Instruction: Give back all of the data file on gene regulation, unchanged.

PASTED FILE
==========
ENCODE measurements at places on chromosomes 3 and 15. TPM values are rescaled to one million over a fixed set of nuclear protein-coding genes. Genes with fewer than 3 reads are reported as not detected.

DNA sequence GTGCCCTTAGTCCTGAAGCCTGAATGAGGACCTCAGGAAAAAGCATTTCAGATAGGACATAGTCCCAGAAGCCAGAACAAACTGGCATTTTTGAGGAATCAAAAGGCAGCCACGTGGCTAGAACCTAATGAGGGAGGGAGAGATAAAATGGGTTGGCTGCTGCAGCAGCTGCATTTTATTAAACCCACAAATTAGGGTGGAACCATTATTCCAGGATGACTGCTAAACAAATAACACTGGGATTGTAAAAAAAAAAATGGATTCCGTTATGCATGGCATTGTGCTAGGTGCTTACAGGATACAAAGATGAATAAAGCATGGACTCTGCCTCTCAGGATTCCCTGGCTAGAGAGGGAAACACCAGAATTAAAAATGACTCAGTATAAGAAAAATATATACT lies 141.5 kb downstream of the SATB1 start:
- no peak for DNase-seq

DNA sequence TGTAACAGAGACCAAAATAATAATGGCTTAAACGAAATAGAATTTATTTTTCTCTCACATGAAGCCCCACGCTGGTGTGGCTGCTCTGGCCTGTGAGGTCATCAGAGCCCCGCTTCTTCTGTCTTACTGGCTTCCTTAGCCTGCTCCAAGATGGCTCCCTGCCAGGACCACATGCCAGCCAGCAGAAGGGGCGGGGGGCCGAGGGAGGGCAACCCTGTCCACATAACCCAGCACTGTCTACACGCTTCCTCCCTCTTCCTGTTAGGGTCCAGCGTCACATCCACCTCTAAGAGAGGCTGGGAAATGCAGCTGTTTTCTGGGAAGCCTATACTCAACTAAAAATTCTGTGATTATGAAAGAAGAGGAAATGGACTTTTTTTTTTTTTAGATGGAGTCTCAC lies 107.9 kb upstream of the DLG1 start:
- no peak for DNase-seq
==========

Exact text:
ENCODE measurements at places on chromosomes 3 and 15. TPM values are rescaled to one million over a fixed set of nuclear protein-coding genes. Genes with fewer than 3 reads are reported as not detected.

DNA sequence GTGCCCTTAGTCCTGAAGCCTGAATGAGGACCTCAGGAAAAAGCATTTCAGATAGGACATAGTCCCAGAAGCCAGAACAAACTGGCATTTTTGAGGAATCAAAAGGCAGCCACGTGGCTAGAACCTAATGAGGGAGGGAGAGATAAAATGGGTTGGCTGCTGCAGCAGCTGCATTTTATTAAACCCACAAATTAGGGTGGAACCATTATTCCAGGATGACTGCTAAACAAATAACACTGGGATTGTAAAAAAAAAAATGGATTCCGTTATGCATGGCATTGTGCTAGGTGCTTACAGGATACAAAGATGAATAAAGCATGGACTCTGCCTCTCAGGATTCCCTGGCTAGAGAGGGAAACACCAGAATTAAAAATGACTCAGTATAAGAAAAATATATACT lies 141.5 kb downstream of the SATB1 start:
- no peak for DNase-seq

DNA sequence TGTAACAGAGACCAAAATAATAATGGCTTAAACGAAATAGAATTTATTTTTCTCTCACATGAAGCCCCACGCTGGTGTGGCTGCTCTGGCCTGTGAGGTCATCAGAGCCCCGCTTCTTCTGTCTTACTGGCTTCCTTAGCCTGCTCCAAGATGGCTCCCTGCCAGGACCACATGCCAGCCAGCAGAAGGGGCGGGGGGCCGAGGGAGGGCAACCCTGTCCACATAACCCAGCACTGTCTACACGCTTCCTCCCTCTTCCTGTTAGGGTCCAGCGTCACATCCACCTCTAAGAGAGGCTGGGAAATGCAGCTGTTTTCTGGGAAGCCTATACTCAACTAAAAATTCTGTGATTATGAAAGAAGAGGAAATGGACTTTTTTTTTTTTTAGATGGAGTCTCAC lies 107.9 kb upstream of the DLG1 start:
- no peak for DNase-seq